Bets during Baseball Season 

Indiana Sports Betting Hurt by Carson Wentz Trade?

The Indianapolis Colts traded quarterback Carson Wentz to the Washington Commanders Wednesday for a second-round and two third-round draft picks in compensation. 

Wentz appeared in all 17 games for the Colts last year, throwing for 3,563 yards, 27 touchdowns, and seven interceptions. His tenure ultimately ended on a sour note by failing to win one of the team’s final two games, either one of which would have granted them a playoff berth. This includes a week-18 debacle against the Jacksonville Jaguars, which seems to be the straw that broke the camel’s back. 

Indiana sports betting relies heavily on the Colts to drive its  handle, so with the recent shakeup at quarterback, it is fair to say that the state’s betting numbers are going to be impacted to an extent.

Indiana Sports Betting 

Indiana sports betting finished 2021 with a $3.8 billion handle, a 116.4% increase from the $1.8 billion it accumulated in 2020. This is a trend that has been seen all throughout the United States as sports betting’s visibility continues to grow and states and institutions push for further legalization and cooperation.

The biggest betting draws in Indiana are the Colts, Indiana Pacers, Notre Dame Fighting Irish, Indiana Hoosiers, and Purdue Boilermakers. Although Indiana was the first state to ban daily fantasy sports at the collegiate level, it offers lines, including prop bets, on college sports.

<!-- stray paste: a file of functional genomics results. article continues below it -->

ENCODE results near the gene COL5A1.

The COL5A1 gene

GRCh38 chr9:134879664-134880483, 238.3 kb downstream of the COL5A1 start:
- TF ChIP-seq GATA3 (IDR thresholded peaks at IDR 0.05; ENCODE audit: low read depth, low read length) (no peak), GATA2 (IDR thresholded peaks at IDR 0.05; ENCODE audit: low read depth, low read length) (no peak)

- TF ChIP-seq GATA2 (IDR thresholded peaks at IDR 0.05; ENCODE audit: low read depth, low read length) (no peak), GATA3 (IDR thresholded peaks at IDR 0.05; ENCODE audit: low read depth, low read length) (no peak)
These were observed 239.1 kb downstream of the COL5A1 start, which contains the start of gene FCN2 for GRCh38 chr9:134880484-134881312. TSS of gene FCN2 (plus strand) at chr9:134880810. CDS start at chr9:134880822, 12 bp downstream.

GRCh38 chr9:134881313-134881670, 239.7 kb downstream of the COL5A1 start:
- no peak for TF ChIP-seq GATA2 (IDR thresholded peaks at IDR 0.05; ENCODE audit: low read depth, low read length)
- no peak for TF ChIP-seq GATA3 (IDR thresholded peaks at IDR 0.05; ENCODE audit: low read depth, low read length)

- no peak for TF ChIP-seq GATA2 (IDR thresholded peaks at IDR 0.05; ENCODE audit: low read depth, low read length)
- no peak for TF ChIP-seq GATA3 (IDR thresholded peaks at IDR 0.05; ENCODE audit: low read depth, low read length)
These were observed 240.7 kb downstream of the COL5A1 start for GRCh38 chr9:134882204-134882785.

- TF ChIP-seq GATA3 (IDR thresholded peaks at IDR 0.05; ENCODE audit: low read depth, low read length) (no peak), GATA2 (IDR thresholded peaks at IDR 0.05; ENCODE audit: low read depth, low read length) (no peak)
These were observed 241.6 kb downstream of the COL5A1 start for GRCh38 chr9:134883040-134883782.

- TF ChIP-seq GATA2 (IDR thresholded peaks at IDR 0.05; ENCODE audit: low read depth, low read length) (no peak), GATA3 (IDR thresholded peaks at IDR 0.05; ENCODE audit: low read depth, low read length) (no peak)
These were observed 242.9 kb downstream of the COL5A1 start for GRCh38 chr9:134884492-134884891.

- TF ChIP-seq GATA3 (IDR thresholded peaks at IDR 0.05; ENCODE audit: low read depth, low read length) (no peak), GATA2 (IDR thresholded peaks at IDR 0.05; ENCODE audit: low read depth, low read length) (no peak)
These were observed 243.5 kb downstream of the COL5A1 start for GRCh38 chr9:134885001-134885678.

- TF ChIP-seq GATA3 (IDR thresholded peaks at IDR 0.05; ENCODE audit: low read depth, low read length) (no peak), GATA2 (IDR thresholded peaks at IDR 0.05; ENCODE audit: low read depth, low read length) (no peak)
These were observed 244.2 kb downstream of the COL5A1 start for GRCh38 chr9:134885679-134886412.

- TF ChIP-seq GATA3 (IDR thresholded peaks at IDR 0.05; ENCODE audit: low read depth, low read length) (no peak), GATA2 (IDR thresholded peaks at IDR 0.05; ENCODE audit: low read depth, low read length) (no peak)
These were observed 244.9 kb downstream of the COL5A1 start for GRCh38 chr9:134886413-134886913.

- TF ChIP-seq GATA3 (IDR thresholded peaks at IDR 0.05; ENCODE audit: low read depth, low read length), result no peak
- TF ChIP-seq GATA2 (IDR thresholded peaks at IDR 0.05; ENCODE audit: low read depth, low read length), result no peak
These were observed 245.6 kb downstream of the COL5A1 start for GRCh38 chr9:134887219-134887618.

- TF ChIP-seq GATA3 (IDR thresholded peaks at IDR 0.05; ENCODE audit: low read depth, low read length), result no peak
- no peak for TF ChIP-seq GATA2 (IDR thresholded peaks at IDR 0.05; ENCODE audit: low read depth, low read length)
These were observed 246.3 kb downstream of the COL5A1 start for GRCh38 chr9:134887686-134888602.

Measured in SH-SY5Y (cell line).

The Hoosier State was the ninth to legalize sports gambling after a 2018 court decision reversed a rule that had restricted gambling to Nevada; it was also a pioneer in the Midwest betting industry and has helped drive interest and innovation in the area. BetMGM, BetWay, Bet Rivers, Caesars, FanDuel, PointsBet, and Unibet have all launched sportsbooks in Indiana and have helped drive constantly-improving betting numbers.

The Colts’ Impact on Indiana Bettors

It is no secret that fans will usually, sometimes even irrationally, bet on their teams, especially when they are good; by trading away Carson Wentz, the Colts have somewhat relegated themselves to mediocrity for at least the 2022 season, barring any massive new deal that lands a QB in Indy.

This is a fairly fruitless free-agent pool for quarterbacks, and the NFL draft does not contain any sure-fire prospects. Kenny Pickett, Malik Willis, and Sam Howell seem to be the favorites at the top of the board but none are viewed as true franchise-changers.

The quarterback is the most important position in football and can sometimes single-handedly determine a team’s outcome in a game or season, so now that it looks like Indy will be undermatched at the position, there is a strong chance that more casual bettors back out of the gambling space until their team sorts out its QB room.

Indiana’s final four months of 2021 (which coincided with football season) produced its four largest monthly handles to date, totaling $1.74 billion, or an average of $435.8 million per month. The explosion of Indiana sports betting and new opportunities could help continue the trend, but it will be interesting to see how next year’s numbers compare if the Colts have a disappointing season

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